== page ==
The majority’s suggestion that habeas law indicates otherwise, see ante, at 8 n. 2, is incorrect. As explained above, see n. 5, supra, the judge-made procedural default sanction in habeas law is based on unique considerations that do not apply to §1983 suits. Our precedent concerning judicial review of administrative proceedings, upon which the majority purports to rely, see ante, at 11, makes clear that we will not impose a waiver sanction when judicial review of the administrative decision does not resemble appellate review of lower court decisions.Footnote 8
The majority notes that many prisoners proceed pro se in federal court, where there are also time limits and other procedural requirements. See ante, at 20. However, the timeliness and other procedural requirements of prison grievance systems are generally far more stringent than those imposed by federal courts. See Brief for American Civil Liberties Union et al. as Amici Curiae 6, n. 1, 25–27; Brief for Jerome N. Frank Legal Services Organization of Yale Law School as Amicus Curiae A1–A7.Footnote 9
Of course, if the majority were serious that “what matters is not whether proper exhaustion was necessary to reach [policy goals], but whether proper exhaustion was mandated by Congress,” ante, at 12 n. 4, its opinion would not rest almost entirely on policy arguments.Footnote 10
In this regard, the majority’s reference to Coleman v. Thompson, 501 U. S. 722, 735, n. (1991), see ante, at 14, is perplexing. If a prison regulation explicitly grants prison officials discretion to consider untimely or otherwise procedurally defective grievances, of course prison grievance remedies would still be “available,” and thus unexhausted, if a prisoner had not even tried to file a grievance simply because it was untimely or otherwise procedurally defective.Footnote 11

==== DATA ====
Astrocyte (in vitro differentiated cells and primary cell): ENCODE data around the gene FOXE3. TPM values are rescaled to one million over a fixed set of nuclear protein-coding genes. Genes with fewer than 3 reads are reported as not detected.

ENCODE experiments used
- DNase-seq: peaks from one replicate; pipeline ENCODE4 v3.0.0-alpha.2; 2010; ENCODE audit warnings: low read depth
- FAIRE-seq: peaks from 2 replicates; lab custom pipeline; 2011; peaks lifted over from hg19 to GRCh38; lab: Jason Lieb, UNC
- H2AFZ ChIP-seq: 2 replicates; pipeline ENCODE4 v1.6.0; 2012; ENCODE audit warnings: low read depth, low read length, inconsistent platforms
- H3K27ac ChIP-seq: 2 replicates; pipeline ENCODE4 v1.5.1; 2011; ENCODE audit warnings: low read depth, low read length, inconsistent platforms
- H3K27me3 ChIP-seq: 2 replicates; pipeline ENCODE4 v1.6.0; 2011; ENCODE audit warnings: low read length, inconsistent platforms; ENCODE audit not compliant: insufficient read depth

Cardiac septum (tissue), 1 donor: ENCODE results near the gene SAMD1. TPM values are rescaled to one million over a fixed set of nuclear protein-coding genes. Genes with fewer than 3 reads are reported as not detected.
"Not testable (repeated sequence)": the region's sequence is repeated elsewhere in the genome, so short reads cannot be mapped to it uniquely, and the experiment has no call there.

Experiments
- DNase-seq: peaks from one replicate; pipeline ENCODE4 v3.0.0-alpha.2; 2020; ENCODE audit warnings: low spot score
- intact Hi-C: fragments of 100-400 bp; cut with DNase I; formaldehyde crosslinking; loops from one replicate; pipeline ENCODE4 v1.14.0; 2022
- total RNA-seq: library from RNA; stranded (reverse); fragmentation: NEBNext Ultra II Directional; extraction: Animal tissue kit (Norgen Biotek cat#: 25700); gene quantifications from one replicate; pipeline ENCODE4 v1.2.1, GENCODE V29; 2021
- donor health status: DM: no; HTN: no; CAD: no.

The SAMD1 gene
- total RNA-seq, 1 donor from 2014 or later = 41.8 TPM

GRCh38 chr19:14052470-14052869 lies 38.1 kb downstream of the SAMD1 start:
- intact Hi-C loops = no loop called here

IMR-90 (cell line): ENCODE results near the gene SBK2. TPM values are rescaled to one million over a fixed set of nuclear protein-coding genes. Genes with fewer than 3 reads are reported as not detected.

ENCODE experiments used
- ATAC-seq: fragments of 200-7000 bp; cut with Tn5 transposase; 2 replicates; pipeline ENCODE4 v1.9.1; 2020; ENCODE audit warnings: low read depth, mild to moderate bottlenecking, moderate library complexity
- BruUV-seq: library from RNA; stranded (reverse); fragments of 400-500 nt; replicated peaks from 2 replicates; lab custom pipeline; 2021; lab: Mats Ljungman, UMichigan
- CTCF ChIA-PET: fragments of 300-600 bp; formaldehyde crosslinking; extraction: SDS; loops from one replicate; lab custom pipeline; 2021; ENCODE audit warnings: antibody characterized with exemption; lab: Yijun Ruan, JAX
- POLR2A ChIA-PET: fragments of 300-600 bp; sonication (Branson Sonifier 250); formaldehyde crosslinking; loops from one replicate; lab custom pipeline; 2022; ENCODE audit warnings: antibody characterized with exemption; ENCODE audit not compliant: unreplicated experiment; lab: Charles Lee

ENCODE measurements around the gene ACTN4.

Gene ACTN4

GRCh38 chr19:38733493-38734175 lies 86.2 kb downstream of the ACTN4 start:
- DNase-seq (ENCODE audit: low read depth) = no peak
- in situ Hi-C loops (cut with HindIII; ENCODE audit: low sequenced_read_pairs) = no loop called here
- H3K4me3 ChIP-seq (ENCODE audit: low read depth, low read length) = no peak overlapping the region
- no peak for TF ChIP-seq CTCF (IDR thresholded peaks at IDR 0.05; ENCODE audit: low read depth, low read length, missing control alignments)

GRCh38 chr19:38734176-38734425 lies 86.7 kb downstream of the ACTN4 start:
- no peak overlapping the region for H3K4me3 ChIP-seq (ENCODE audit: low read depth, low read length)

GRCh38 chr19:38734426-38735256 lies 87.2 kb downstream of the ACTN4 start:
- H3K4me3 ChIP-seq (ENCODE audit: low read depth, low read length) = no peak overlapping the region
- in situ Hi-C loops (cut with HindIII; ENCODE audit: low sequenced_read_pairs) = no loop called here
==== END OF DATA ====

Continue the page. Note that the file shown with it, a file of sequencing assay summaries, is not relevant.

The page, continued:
Without any support, the majority speculates that the drop in suits filed by prisoners between 1995 and 2000 resulted from other provisions of the PLRA. See ante, at 12, n. 4. Regardless, the aforementioned statistics demonstrate that the procedural default sanction imposed by the PLRA is unnecessary to reduce the quantity of prison litigation.Footnote 12
The majority also argues that ensuring strict compliance with strict prison timeliness requirements (generally ranging from 48 hours to a month, see n. 15, infra) will improve the quality of prisoner litigation because if “a grievance is filed shortly after the event giving rise to the grievance, witnesses can be identified and questioned while memories are still fresh, and evidence can be gathered and preserved.” Ante, at 12. While these are advantages to filing grievances soon after the alleged injury occurs, courts regularly resolve §1983 (and other) litigation without such draconian time limitations. At any rate, as discussed below, legislation does not pursue any one purpose at all costs, and the marginal advantages of encouraging compliance with such short time limitations do not justify judicially rewriting the PLRA’s exhaustion requirement by engrafting a procedural default sanction into the statute.Footnote 13
Indeed, if anything, it will have a worse effect on meritorious claims; prisoners who file frivolous claims are probably more likely to be repeat filers, and to learn the ins and outs of all procedural requirements.Footnote 14
See, e.g., Daskalea v. District of Columbia, 227 F. 3d 433, 437, 439 (CADC 2000) (discussing how female prisoner had her underwear confiscated as “ ‘contraband’ ” and was placed in solitary confinement without a mattress as a result of talking to prison officials about the sexual assaults and harassment to which guards had subjected her).Footnote 15
For a comprehensive discussion of state prison grievance system filing deadlines, see Brief for American Civil Liberties Union et al. as Amici Curiae 6, n. 1, and Brief for Jerome N. Frank Legal Services Organization of Yale Law School as Amicus Curiae A1–A7.